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Making Law Enforcement a Political Enterprise: Key Examples from the U.S. Attorney Scandal and the So-Called "First Freedom Project"


Thursday, May. 17, 2007

Now, a fourth head has rolled, in the Bush Administration's Department of Justice, over the issue of the firings of United States Attorneys. Democrats and some Republicans have called for Attorney General Alberto Gonzales to resign because the firings appear to have been solely politically motivated. But so far, only those working for Gonzales have had to leave office. They include Monica Goodling, who was the White House liaison; Gonzales's Chief of Staff, Kyle Sampson; William Battle, who informed the U.S. Attorneys they were being replaced; and now Paul McNulty, the Deputy Attorney General.

It says something unfortunate about the Attorney General's character that he himself has not chosen to resign, because, given what is now known, there is little doubt that at least some of the firings were improper. Moreover, as I will explain, this is hardly the only instance in which this Justice Department has improperly politicized the enforcement of the law.

Why This Scandal May Damage Not Only Gonzales, But Also the Office of U.S. Attorney

The sycophants for the Administration have defended what happened as business as usual. In support of this claim, they make the legalistic argument that Presidents always replace United States Attorneys with their own political choices. To an extent, that is true. However, historically, those replacements have not been the result of the DOJ's monitoring whether - or how avidly -- the U.S. Attorneys were prosecuting Democrats, or engaging in other behavior relevant to the political fortunes of Republican politicians. The Republican Party really has changed character when the values of law and order take such a public backseat to political motive.

The other sad part of this scandal is that it may well reduce the stature of the U.S. Attorney position itself. One of the key reasons the position has been so desirable is that these critical federal prosecutors are usually given significant latitude to do what is right under the law. Obviously, each Administration prioritizes certain federal criminal objectives, but within those broad outlines, U.S. Attorneys have been left to exercise their good judgment. Moreover, they are far from mere political appointees: While they may be chosen out of a particular political pool during any given Administration, they are also selected in no small part for their judgment, intelligence, and integrity. And this is a distinction that does make a difference.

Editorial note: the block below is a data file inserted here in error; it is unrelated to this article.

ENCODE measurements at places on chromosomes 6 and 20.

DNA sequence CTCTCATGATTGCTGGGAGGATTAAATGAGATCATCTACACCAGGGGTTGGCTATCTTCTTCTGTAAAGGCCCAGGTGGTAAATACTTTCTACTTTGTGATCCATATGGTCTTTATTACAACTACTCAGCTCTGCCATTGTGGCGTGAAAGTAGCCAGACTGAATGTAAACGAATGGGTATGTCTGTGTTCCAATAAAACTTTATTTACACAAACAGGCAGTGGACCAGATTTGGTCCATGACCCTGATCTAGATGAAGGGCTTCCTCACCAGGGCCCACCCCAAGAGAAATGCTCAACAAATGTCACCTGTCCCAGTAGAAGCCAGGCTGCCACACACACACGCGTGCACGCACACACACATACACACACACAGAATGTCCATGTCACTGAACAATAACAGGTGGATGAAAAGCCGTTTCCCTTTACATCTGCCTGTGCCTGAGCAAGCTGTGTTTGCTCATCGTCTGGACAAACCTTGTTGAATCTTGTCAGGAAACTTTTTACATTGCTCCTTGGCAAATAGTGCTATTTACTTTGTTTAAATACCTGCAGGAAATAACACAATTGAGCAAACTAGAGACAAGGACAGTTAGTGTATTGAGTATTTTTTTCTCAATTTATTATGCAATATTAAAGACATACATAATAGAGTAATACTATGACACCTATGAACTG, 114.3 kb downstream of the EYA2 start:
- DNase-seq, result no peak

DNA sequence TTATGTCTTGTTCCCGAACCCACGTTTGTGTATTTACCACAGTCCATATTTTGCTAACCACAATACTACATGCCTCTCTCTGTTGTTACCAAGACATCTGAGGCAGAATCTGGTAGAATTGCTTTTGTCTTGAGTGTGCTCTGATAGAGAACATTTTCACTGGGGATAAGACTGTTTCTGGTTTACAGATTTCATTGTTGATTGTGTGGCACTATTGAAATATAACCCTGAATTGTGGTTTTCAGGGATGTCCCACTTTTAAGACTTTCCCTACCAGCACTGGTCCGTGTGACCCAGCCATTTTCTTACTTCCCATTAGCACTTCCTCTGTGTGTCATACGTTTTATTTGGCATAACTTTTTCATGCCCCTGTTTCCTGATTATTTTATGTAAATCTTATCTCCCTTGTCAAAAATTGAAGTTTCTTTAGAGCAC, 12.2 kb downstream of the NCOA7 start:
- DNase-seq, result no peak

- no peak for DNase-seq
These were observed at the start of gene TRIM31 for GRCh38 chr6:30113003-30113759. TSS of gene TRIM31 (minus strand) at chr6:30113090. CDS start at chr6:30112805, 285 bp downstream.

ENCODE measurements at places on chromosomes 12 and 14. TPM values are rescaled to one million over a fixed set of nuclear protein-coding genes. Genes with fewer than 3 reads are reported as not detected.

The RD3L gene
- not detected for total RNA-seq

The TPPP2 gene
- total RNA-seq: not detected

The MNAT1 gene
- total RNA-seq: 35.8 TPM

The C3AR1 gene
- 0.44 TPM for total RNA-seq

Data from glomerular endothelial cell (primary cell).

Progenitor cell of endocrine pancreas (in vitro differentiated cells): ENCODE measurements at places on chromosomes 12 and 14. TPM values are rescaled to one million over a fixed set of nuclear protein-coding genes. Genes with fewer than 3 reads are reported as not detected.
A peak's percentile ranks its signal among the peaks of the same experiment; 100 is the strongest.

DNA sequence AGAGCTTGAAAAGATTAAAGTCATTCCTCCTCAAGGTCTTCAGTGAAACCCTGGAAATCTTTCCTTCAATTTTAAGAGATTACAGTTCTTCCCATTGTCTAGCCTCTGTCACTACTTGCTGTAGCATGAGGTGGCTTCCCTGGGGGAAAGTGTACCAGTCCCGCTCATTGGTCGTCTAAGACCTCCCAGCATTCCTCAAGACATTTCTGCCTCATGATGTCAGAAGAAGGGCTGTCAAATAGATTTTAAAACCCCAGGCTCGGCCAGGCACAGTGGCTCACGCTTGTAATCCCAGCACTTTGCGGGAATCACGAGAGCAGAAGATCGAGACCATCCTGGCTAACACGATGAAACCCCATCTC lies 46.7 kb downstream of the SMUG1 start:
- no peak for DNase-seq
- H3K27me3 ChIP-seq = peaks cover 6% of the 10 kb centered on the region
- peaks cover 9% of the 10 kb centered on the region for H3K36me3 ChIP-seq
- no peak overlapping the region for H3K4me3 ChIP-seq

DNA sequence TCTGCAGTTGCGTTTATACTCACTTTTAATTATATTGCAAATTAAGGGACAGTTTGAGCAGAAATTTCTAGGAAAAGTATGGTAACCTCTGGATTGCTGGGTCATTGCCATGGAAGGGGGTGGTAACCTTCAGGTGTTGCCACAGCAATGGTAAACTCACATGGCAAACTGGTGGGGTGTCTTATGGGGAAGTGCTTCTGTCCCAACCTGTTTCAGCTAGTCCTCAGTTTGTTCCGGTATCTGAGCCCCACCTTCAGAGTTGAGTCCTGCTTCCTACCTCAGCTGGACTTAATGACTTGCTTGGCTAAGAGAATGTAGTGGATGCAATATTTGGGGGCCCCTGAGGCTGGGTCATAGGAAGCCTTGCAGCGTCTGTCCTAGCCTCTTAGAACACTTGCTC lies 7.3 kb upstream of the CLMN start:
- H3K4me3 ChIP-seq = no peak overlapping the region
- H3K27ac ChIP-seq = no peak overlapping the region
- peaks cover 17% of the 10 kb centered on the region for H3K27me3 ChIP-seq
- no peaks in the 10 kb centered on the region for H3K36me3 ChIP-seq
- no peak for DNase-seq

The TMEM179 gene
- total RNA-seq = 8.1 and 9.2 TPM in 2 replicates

Interfering with U.S. Attorneys' prosecutorial discretion for political ends demeans the job. If they are political hacks first, and enforcers of federal law second, none of us is served.

Another Example of Improper DOJ Partisanship: Serving Particular Religious Interests

Unfortunately, this is not the only arena where the Attorney General seems to have subjugated the mission of the Department of Justice to political ends. In addition, the Department of Justice has become an aggressive defender of "religious liberty," though it would appear that its actual definition of such liberty entails its serving religious interests rather than enforcing constitutional rights.

Under the Constitution, and particularly the First Amendment, the government may not discriminate against religion in general, or against any particular religion. Neutral, generally applicable laws, though, may apply to religious entities - a principle the Court clearly reiterated in the 1990 decision in Employment Div v. Smith, which held that the Constitution's Free Exercise Clause does not require an exception to general state drug and unemployment compensation laws for the use of peyote in religious ceremonies.

Especially after the Smith decision, religious entities have been lobbying to obtain the right to avoid the obligations of the law - and even of laws that, like the laws at issue in Smith, do not remotely have the purpose of discriminating against religion or against particular religions. Those entities have had particular pull with the Bush Department of Justice.

Earlier, in addition to holding personal prayer sessions for staff in his office, Attorney General Ashcroft chose to prosecute Oregon for its assisted-suicide law, even though federal intervention was not needed and violated federalism principles -- in a blatant attempt to fulfill his own religious mission. This mission element of the DOJ has not ended. Now, the DOJ under Gonzales coats its religion-friendly program with frequent references to "discrimination." The key, however, is all in how one defines "discrimination."

DOJ's Religion Chair, and the "First Freedom Project": Is It Necessary?

As I have discussed in a previous column, the DOJ added a "religion chair" under Attorney General Ashcroft. Eric Treene, formerly of the Becket Fund, was hired to look solely after religious interests.

That initiative has now borne fruit in the DOJ's new and unfortunately-named "First Freedom Project." (The unfortunate aspect is that the First Amendment is only first by historical accident; there was absolutely no intent on the part of the Bill of Rights' Framers to prioritize the freedom of religion ahead, for example, of the freedom from home invasion. It has become commonplace, though, for religious interests to claim superiority of right by virtue of ordinal placement.)

The purpose of this new venture was summarized in DOJ materials as follows: